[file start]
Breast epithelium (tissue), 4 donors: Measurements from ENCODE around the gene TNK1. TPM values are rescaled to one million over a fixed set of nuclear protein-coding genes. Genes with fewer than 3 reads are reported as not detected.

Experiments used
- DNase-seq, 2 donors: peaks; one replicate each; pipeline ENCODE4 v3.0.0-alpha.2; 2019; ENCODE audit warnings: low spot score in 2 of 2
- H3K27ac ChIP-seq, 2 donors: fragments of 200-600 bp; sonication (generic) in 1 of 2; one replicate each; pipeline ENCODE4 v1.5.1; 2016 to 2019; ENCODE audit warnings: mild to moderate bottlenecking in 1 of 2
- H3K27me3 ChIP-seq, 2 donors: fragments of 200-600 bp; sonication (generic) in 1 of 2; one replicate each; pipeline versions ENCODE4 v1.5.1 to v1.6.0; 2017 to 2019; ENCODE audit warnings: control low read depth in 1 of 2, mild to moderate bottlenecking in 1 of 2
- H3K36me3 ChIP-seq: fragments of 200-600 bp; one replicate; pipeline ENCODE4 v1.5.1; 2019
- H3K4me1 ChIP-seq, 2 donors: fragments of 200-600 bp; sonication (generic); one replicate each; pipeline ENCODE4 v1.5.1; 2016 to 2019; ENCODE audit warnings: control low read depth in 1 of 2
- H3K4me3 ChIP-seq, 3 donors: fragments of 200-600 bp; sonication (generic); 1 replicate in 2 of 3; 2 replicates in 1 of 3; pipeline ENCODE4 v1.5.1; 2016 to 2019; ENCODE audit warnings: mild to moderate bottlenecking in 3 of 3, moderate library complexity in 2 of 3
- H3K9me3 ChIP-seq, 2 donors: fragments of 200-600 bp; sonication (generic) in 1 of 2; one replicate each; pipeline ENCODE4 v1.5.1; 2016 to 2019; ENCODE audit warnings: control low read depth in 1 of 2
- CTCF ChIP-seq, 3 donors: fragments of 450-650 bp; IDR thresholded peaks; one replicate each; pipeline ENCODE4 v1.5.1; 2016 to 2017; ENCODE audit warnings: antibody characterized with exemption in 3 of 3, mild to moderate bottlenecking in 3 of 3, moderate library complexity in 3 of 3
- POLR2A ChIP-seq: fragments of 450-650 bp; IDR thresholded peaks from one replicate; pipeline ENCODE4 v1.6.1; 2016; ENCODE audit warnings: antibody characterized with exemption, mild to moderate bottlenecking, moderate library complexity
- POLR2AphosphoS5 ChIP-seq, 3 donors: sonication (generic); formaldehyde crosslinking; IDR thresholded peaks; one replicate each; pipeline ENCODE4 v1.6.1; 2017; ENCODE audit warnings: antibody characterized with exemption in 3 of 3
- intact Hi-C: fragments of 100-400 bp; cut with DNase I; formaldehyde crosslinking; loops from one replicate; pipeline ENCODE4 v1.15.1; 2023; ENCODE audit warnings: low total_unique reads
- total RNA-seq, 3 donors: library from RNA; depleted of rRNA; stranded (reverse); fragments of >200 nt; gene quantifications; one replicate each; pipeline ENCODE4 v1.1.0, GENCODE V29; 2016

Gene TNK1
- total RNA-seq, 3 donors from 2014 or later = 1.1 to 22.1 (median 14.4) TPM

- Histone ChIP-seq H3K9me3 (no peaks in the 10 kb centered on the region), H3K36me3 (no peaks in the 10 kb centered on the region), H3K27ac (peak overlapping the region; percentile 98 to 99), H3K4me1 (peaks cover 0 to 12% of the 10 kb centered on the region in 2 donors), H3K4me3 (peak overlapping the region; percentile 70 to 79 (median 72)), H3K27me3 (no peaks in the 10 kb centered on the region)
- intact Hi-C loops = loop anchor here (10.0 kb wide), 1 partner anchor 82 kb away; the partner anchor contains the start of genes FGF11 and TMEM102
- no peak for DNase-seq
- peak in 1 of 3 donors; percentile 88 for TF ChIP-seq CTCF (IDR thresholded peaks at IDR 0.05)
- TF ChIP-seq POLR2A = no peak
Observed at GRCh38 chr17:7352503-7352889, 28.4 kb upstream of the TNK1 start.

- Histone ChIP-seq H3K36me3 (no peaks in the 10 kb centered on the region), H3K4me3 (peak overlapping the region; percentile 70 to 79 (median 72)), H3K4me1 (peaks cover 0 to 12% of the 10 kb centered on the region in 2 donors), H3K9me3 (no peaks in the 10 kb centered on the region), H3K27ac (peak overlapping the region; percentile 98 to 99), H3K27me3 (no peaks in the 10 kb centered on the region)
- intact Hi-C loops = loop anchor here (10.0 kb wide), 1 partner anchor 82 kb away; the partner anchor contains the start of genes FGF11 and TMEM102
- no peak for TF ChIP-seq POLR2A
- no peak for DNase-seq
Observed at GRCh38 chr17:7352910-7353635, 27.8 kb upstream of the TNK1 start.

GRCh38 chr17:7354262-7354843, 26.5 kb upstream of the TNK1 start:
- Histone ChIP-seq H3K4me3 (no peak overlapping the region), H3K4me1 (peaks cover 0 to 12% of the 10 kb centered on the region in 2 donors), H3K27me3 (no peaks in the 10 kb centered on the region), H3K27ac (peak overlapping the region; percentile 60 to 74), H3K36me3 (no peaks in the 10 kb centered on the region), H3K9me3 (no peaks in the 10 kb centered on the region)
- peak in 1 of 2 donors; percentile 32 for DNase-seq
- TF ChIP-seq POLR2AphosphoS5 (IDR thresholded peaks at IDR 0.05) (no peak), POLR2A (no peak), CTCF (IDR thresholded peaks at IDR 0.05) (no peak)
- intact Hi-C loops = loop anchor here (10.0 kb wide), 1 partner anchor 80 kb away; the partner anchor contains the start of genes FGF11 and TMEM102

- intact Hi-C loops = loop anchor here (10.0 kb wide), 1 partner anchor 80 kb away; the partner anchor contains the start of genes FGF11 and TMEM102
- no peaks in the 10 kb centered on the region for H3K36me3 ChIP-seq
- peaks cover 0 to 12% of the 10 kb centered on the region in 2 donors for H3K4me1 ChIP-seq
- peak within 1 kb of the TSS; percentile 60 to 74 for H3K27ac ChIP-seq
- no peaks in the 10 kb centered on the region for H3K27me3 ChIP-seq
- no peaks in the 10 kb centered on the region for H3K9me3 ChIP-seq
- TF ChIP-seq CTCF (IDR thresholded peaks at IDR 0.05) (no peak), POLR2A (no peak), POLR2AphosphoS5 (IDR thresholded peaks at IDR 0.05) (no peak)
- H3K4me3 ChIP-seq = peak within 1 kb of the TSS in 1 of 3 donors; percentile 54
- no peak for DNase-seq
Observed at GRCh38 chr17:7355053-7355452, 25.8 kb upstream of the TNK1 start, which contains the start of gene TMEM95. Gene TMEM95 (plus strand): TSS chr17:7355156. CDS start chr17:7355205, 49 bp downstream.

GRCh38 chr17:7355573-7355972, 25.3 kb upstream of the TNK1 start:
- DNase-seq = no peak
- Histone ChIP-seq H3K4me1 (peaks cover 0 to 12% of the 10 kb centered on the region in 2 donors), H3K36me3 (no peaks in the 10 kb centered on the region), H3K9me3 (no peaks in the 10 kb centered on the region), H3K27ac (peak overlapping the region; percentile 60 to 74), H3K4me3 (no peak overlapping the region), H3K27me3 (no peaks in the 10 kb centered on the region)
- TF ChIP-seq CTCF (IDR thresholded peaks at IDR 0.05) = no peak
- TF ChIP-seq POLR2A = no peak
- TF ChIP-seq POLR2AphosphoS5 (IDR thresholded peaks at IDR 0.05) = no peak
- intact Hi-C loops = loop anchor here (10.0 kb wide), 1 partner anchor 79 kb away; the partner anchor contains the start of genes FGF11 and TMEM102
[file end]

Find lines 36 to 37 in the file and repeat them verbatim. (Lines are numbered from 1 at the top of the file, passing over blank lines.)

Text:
- peak within 1 kb of the TSS; percentile 60 to 74 for H3K27ac ChIP-seq
- no peaks in the 10 kb centered on the region for H3K27me3 ChIP-seq